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C.N. Douglas, comp.  Forty Thousand Quotations: Prose and Poetical.  1917.
 
Horace Bushnell
 
  A true Christian man is distinguished from other men, not so much by his beneficent works as by his patience.  1
  Be an observer of providence; for God is showing you ever, by the way in which He leads you, whither He means to lead. Study your trials, your talents, the world’s wants, and stand ready to serve God now, in whatever He brings to your hand.  2
  Be sure that Christ is not behind you, but before, calling and drawing you on. This is the liberty, the beautiful liberty of Christ. Claim your glorious privilege in the name of a disciple; be no more a servant, when Christ will own you as a friend.  3
  By His trials, God means to purify us, to take away all our self-confidence, and our trust in each other, and bring us into implicit, humble trust in Himself.  4
  Christ is known only by them that receive Him into their love, their faith, their deep want; known only as He is enshrined within, felt as a divine force, breathed in the inspirations of the secret life.  5
  Christ is redemption only as He actually redeems and delivers our nature from sin. If He is not the law and spring of a new spirit of life, He is nothing. “As many as are led by the Spirit of God, they are the sons of God,”—as many, no more.  6
  Christ wants to lead men by their love, their personal love to Him, and the confidence of His personal love to them.  7
  Christ’s sacrifice stands in glorious proportions with the work to be done. Nothing else or less would suffice. It is a work supernatural, transacted in the plane of nature; and what but such a work could restore the broken order of the soul under evil?  8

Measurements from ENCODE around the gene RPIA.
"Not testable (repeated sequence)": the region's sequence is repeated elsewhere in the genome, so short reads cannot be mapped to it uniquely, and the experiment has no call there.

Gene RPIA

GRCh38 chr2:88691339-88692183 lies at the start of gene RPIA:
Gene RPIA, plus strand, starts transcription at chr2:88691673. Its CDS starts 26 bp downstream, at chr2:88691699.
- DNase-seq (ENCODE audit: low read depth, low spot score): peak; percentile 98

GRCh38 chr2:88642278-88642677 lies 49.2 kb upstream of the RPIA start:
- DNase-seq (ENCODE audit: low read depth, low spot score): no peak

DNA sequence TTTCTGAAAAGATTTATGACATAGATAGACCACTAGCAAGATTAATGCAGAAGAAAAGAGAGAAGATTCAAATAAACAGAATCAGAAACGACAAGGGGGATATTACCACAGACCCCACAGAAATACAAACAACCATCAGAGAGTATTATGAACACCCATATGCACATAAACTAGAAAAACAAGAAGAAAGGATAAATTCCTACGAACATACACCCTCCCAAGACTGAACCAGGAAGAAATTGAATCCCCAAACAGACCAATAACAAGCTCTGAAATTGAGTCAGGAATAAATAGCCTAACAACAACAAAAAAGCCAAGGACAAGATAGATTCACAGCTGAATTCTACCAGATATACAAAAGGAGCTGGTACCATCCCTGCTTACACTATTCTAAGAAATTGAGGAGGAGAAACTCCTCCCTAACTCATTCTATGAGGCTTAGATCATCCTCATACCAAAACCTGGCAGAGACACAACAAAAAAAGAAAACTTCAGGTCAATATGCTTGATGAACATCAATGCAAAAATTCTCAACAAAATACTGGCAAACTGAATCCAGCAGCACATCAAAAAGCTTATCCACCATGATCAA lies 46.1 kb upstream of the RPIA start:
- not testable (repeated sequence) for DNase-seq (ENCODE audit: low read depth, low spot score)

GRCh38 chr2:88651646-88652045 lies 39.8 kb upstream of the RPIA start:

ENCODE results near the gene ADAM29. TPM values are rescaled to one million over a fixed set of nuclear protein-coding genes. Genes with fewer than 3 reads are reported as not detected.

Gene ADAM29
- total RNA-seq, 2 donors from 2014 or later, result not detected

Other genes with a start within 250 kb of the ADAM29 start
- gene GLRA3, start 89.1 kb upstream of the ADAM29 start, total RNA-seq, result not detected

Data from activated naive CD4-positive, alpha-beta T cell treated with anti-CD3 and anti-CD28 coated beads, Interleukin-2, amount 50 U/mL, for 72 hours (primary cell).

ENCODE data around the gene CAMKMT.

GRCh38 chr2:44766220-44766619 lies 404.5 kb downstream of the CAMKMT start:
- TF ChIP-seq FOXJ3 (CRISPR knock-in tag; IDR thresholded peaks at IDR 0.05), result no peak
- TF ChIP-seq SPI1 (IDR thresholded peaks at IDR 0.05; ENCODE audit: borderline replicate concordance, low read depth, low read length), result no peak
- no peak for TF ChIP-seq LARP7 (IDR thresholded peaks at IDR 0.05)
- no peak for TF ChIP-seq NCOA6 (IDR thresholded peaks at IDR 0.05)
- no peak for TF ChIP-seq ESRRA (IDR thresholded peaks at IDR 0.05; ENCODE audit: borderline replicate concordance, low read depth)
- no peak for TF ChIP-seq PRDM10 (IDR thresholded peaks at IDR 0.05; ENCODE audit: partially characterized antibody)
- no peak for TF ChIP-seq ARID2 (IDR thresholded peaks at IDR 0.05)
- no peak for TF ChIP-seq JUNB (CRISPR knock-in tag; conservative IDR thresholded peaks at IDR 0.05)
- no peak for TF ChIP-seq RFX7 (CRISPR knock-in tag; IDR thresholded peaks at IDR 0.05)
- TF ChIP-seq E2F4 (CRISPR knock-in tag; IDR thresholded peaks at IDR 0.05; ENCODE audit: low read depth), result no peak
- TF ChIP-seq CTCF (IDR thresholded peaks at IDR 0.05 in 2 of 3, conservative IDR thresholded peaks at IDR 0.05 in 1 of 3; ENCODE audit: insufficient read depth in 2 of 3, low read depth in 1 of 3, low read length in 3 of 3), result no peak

Christianity is no mere scheme of doctrine or of ethical practice, but is instead a kind of miracle, a power out of nature and above, descending into it; a historically supernatural movement on the world, that is visibly entered into it, and organized to be an institution in the person of Jesus Christ.  9
  Christianity is not so much the advent of a better doctrine as of a perfect character.  10
  Education is only second to nature.  11
  Faith is the act of trust by which one being, a sinner, commits himself to another being, a Saviour.  12
  Fashionable dances as now carried on are revolting to every feeling of delicacy and propriety and are fraught with the greatest danger to millions.  13
  Feeble are we? Yes, without God we are nothing. But what, by faith, every man may be, God requires him to be. This is the only Christian idea of duty. Measure obligation by inherent ability! No, my brethren, Christian obligation has a very different measure. It is measured by the power that God will give us, measured by the gifts and possible increments of faith. And what a reckoning will it be for many of us, when Christ summons us to answer before Him under the law, not for what we are, but for what we might have been.  14
  Go to your duty, every man, and trust yourself to Christ; for He will give you all supply just as fast as you need it. You will have just as much power as you believe you can have. Be a Christian; throw yourself upon God’s work; and get the ability you want in it.  15